Steve Beren For Congress (WA - 7th CD)


About Steve





The world has plenty of oil - certainly far more oil than the dire claims of the far left environmentalists.  Is the debate about oil "over," or is there much more to be said? Is the gloom and doom crowd far off base? 

Judge for yourself: even the biased New York Times had to concede as much in a page one article on March 5, 2007: "With plenty of oil still left in familiar locations, forecasts that the world's reserves are drying out have given way to predictions that more oil can be found than ever before."

The Times quoted Daniel Yergin, author of a Pulitzer Prize for his history of oil: "It's the fifth time to my count that we've gone through a period when it seemed the end of oil was near and people were talking about the exhaustion of resources..... Back then [in the 1880s, 1920s, 1950s, and 1970s] we were going to fly off the oil mountain. Instead we had a boom and oil went to $10 instead of $100."  And the Times also quoted Chevron engineer Jeff Hatlen: "That's why peak oil is a moving target. Oil is always a function of price and technology."

When it comes to energy policy, we need to prioritize.   

First, we need to put the highest priority on ending our dependence on foreign oil.  Our national security gives this a special priority in any energy policy.  If we are going to use oil, it is preferable that we use domestic oil – American oil.  Let’s put Americans to work, drilling American oil for America!  We must remove the regulations, restrictions, and obstacles that block the construction of new oil refineries.  And to increase supply and reduce prices, let's drill here, and drill now. 

But that will not solve the overall historic energy problem of decreasing supplies and increasing prices for oil.  With China and India (representing about half the world's population) continually increasing their demand for energy, there will be constant pressures on the price of oil.  We need to recognize that there is no one simple answer to the rising price of oil.  There is no single alternative – we need to be comprehensive and open-minded in our policies.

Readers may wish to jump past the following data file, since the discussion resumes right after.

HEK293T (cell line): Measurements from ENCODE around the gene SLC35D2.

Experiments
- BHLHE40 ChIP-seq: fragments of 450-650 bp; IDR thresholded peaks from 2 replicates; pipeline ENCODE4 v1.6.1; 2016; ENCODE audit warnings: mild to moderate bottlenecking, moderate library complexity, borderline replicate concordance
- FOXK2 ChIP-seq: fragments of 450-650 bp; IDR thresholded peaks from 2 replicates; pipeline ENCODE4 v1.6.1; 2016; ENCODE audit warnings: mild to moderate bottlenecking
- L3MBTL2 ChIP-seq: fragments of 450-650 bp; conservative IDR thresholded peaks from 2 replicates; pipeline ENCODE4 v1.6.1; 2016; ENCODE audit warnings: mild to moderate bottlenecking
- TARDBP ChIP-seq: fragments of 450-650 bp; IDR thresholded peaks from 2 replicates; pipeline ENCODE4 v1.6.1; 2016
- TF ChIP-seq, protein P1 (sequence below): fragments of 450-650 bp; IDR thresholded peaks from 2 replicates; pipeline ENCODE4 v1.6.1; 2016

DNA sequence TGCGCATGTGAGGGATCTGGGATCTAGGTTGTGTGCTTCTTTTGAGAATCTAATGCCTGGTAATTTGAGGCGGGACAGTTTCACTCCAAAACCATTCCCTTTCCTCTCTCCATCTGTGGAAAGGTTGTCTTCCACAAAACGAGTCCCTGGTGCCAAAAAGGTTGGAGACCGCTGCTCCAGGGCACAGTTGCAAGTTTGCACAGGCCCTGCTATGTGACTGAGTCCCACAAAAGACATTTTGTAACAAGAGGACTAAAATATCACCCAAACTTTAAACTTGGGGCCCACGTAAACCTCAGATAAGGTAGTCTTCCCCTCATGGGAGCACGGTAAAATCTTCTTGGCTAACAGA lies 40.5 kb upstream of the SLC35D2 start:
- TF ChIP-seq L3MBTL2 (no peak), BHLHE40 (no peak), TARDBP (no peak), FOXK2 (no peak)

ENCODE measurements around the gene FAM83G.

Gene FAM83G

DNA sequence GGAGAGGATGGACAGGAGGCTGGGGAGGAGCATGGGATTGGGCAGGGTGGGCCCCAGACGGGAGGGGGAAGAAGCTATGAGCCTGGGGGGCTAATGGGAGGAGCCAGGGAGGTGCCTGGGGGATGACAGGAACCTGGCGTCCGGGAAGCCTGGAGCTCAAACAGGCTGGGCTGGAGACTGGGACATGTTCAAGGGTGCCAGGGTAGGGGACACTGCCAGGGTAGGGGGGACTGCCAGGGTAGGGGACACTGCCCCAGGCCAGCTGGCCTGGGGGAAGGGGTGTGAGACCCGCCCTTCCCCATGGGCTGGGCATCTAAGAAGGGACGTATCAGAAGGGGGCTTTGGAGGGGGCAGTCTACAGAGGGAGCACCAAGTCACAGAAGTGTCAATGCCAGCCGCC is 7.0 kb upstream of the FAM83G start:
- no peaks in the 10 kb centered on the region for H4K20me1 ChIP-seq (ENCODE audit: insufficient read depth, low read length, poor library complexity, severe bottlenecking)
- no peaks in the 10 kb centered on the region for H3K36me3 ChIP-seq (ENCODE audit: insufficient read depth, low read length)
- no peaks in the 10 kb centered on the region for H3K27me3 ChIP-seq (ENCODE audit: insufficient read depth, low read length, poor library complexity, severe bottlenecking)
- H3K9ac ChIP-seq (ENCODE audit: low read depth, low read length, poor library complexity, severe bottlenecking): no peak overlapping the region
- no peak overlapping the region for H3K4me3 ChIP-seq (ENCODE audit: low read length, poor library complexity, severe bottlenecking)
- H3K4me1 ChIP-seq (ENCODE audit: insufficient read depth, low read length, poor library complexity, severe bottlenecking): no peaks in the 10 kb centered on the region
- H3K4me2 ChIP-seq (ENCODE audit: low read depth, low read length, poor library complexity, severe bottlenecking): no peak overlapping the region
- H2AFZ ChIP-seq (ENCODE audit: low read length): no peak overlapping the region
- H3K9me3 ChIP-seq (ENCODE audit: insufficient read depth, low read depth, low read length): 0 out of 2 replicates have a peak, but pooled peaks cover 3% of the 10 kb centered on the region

We need to create an "21st Century Project" for energy, utilizing science, technology, and industry – utilizing American creativity and led by the private sector - to develop the alternate sources of energy for the future. 

In particular, nuclear energy holds great promise.  The energy capabilities contained within the atom are immensely greater than what we can expect from fossil fuels.  There should be a strong increased emphasis on nuclear energy, and renewed construction of nuclear power plants.

A half century ago, we assumed oil would forever be plentiful and inexpensive.  But we can’t assume that what is plentiful or scarce now will remain so, and we can’t assume what is inexpensive will remain so.  No single source of energy will be the magical solution to achieving energy independence.  We must be open to the possibilities afforded by all sources of energy – coal, nuclear, natural gas, hydroelectric, solar, wind, biofuels, and the alternative fuels of the future. 

But we need to be realistic as well.  For example, it is becoming increasingly evident that biofuels are no panacea.  In fact, the use biofuels has proven to be inefficient and even counter-productive.  And biofuel production has interfered with agricultural production, and harmed the environment.  Biofuels may have a role to play in overall energy policy, but at the present time there should be a decreased emphasis on biofuels.

Any future energy policy in the state of Washington should continue to rely heavily on hydroelectric power, which supplies about 85% of the power in this state.

Some people say that solar and wind power are impractical and inexpensive.  But we should not assume that will always be true in the future.  Some people say that coal is dirty.  But we should not assume that will be true in the future.  There are safety concerns about nuclear power, but that is a challenge that can be conquered through American ingenuity, creativity, science, and entrepreneurship.

We can overcome the obstacles and discover the solutions of the future - while at the same time safeguarding the environment.  We can make hydroelectric even more productive, we can make wind and solar more practical and inexpensive, we can make coal clean, and we can make nuclear safe.  Rather than America being dependent on Mideast oil, we can have a future where China, India, and other big consumers of energy look to America as the provider of the new energy sources of the future.  And that will also be excellent for the American economy.

One last point, and it just might be the most important.  We need to persuade the American people of the urgency of ending our dependence on foreign oil.  If we don’t do that job of persuasion, the effort won’t succeed.  We need to stress the reality of the national security aspect of this issue.  Every time a politician refers to a “so-called threat,” a “so-called war,” “so-called terrorism,” the rationale for a successful energy independence policy is undermined.



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